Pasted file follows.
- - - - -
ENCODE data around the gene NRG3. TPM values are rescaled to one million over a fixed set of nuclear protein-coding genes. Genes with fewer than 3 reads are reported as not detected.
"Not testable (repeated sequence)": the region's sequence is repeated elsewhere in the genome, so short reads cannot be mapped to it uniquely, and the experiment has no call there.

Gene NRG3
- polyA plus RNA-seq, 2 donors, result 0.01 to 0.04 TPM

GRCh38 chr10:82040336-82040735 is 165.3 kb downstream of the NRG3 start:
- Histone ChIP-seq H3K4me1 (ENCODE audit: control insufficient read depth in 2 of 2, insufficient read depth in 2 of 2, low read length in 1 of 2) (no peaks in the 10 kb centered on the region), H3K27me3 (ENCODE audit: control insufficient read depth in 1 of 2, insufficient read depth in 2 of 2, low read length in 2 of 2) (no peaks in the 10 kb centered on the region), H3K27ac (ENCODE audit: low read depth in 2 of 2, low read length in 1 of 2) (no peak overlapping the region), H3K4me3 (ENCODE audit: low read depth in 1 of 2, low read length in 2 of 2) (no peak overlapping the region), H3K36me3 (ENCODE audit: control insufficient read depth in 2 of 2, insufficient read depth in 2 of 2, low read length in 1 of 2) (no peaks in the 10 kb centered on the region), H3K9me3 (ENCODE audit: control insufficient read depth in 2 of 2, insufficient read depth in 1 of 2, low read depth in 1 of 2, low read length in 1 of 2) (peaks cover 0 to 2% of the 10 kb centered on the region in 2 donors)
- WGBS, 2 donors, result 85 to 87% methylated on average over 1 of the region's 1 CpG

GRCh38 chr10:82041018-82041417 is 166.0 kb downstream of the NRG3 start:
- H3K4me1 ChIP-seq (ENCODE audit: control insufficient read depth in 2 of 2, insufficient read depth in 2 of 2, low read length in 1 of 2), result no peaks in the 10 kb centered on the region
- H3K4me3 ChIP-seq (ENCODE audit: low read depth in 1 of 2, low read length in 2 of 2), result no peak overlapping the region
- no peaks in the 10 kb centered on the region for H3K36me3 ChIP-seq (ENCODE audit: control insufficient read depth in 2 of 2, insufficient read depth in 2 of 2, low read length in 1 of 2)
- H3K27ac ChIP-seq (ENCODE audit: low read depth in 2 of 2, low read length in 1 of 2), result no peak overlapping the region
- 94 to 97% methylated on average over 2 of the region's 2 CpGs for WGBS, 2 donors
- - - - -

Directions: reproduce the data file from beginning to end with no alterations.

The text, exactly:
ENCODE data around the gene NRG3. TPM values are rescaled to one million over a fixed set of nuclear protein-coding genes. Genes with fewer than 3 reads are reported as not detected.
"Not testable (repeated sequence)": the region's sequence is repeated elsewhere in the genome, so short reads cannot be mapped to it uniquely, and the experiment has no call there.

Gene NRG3
- polyA plus RNA-seq, 2 donors, result 0.01 to 0.04 TPM

GRCh38 chr10:82040336-82040735 is 165.3 kb downstream of the NRG3 start:
- Histone ChIP-seq H3K4me1 (ENCODE audit: control insufficient read depth in 2 of 2, insufficient read depth in 2 of 2, low read length in 1 of 2) (no peaks in the 10 kb centered on the region), H3K27me3 (ENCODE audit: control insufficient read depth in 1 of 2, insufficient read depth in 2 of 2, low read length in 2 of 2) (no peaks in the 10 kb centered on the region), H3K27ac (ENCODE audit: low read depth in 2 of 2, low read length in 1 of 2) (no peak overlapping the region), H3K4me3 (ENCODE audit: low read depth in 1 of 2, low read length in 2 of 2) (no peak overlapping the region), H3K36me3 (ENCODE audit: control insufficient read depth in 2 of 2, insufficient read depth in 2 of 2, low read length in 1 of 2) (no peaks in the 10 kb centered on the region), H3K9me3 (ENCODE audit: control insufficient read depth in 2 of 2, insufficient read depth in 1 of 2, low read depth in 1 of 2, low read length in 1 of 2) (peaks cover 0 to 2% of the 10 kb centered on the region in 2 donors)
- WGBS, 2 donors, result 85 to 87% methylated on average over 1 of the region's 1 CpG

GRCh38 chr10:82041018-82041417 is 166.0 kb downstream of the NRG3 start:
- H3K4me1 ChIP-seq (ENCODE audit: control insufficient read depth in 2 of 2, insufficient read depth in 2 of 2, low read length in 1 of 2), result no peaks in the 10 kb centered on the region
- H3K4me3 ChIP-seq (ENCODE audit: low read depth in 1 of 2, low read length in 2 of 2), result no peak overlapping the region
- no peaks in the 10 kb centered on the region for H3K36me3 ChIP-seq (ENCODE audit: control insufficient read depth in 2 of 2, insufficient read depth in 2 of 2, low read length in 1 of 2)
- H3K27ac ChIP-seq (ENCODE audit: low read depth in 2 of 2, low read length in 1 of 2), result no peak overlapping the region
- 94 to 97% methylated on average over 2 of the region's 2 CpGs for WGBS, 2 donors